Nan Goldin earned fame for her intimate and often intense photos of subcultures she was part of. Now she's fighting the Sackler family, whose wealth comes from selling the addictive painkiller OxyContin. A moving, visual story about love and pain.
Activist Nan Goldin and artist Nan Goldin are inextricably bound up with one another in this candid documentary on the groundbreaking American photographer. Oscar-winning director Laura Poitras (Citizenfour) interviews Goldin about her life and what drives her. Poitras illustrates Goldin’s personal narrative with photographs and footage of the protests she has organized.
Goldin left home at a young age, and had her breakthrough as a photographer with The Ballad of Sexual Dependency, a series of intimate snapshots featuring her friends and herself. Nowadays, she devotes her energies to her activist group PAIN (Prescription Addiction Intervention Now), which stands up for people addicted to painkillers and fights the producers of these medications, the Sacklers. This family has made billions of dollars from sales of OxyContin, contributing to the opioid crisis in the US.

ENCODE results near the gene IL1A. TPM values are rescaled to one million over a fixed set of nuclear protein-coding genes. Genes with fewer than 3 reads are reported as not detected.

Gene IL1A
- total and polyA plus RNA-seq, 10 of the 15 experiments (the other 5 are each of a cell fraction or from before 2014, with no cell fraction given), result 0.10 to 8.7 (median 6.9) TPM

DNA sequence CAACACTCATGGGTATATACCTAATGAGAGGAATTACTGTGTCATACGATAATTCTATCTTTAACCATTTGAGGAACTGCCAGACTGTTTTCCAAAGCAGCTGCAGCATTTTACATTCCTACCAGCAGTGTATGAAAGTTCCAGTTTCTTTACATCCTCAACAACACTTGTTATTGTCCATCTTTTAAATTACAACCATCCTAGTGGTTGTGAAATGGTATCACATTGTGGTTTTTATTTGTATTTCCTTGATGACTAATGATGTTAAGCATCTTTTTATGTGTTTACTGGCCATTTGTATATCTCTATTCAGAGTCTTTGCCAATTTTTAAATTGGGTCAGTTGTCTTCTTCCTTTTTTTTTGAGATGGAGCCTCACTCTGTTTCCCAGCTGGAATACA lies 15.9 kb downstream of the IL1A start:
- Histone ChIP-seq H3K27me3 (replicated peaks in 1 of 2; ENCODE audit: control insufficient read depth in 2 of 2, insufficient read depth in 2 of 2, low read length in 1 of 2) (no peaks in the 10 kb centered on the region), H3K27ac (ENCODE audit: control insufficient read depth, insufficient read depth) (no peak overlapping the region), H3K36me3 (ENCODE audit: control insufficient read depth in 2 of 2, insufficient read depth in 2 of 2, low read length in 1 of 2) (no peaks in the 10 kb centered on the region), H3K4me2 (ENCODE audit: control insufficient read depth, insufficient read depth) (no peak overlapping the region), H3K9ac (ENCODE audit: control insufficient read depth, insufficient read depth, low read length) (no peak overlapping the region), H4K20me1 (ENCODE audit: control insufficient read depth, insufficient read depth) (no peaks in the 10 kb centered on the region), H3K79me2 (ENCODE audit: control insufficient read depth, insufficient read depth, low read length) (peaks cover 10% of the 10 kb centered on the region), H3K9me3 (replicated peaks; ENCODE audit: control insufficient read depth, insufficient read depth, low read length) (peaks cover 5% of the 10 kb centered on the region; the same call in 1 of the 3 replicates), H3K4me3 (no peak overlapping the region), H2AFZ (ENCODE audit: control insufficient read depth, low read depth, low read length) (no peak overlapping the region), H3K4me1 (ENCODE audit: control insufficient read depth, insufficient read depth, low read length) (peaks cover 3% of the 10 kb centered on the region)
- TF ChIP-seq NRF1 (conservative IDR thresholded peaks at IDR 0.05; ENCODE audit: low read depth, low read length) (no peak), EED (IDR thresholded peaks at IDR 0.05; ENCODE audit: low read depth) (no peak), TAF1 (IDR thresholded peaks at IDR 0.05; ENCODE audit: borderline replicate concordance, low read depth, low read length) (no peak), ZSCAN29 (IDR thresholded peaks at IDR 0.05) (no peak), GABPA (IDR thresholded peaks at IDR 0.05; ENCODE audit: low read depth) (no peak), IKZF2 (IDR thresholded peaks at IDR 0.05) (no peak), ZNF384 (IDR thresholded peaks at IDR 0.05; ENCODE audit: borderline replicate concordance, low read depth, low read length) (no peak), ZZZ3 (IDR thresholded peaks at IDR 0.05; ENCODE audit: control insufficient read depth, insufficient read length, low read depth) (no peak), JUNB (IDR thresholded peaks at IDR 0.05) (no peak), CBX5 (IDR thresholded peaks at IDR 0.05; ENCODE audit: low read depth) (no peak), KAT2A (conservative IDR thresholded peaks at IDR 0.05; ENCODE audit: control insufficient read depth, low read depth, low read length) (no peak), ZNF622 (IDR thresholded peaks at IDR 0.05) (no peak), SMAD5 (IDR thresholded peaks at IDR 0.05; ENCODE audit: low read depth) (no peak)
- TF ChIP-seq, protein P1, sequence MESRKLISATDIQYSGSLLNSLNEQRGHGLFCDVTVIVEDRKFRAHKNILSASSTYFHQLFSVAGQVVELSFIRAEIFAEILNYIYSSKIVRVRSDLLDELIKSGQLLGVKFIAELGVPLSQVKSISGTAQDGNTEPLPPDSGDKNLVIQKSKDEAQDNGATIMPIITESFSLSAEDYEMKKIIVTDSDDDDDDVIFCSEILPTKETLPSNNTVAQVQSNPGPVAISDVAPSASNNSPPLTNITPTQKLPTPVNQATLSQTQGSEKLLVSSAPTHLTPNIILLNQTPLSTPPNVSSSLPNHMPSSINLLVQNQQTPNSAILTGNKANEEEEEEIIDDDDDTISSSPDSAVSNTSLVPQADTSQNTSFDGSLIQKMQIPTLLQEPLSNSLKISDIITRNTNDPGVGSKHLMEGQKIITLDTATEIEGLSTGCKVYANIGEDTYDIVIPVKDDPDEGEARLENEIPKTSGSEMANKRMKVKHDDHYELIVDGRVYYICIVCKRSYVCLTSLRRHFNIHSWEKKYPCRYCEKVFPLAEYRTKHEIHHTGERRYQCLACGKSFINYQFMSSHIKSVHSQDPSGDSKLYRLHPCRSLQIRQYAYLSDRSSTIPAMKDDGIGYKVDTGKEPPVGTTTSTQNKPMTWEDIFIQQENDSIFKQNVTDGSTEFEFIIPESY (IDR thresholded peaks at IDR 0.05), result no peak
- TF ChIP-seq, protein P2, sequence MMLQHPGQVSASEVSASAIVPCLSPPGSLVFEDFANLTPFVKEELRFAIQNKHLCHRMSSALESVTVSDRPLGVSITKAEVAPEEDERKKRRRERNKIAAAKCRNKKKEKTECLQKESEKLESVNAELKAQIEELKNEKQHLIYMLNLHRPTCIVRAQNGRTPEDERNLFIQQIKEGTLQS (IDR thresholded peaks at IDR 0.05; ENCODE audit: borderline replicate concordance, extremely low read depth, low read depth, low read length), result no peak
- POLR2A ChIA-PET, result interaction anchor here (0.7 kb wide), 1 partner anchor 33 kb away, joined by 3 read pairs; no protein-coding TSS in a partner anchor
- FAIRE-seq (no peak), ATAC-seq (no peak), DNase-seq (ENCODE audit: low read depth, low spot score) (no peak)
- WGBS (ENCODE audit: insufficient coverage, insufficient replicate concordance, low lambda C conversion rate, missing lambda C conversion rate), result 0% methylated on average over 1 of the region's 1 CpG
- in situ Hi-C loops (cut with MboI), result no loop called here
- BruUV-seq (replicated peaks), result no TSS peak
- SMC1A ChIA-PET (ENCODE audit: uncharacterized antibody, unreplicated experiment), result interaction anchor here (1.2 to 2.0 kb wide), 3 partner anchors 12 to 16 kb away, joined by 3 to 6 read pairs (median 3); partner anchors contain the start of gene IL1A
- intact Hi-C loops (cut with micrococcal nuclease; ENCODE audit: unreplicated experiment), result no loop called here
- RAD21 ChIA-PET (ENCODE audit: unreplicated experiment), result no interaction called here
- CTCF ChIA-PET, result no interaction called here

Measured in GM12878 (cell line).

Goldin speaks from experience: she was prescribed the painkiller following an operation, and was immediately hooked. Back then, she only knew the Sacklers as the philanthropists who sponsored leading museums—museums in which her own work was on display.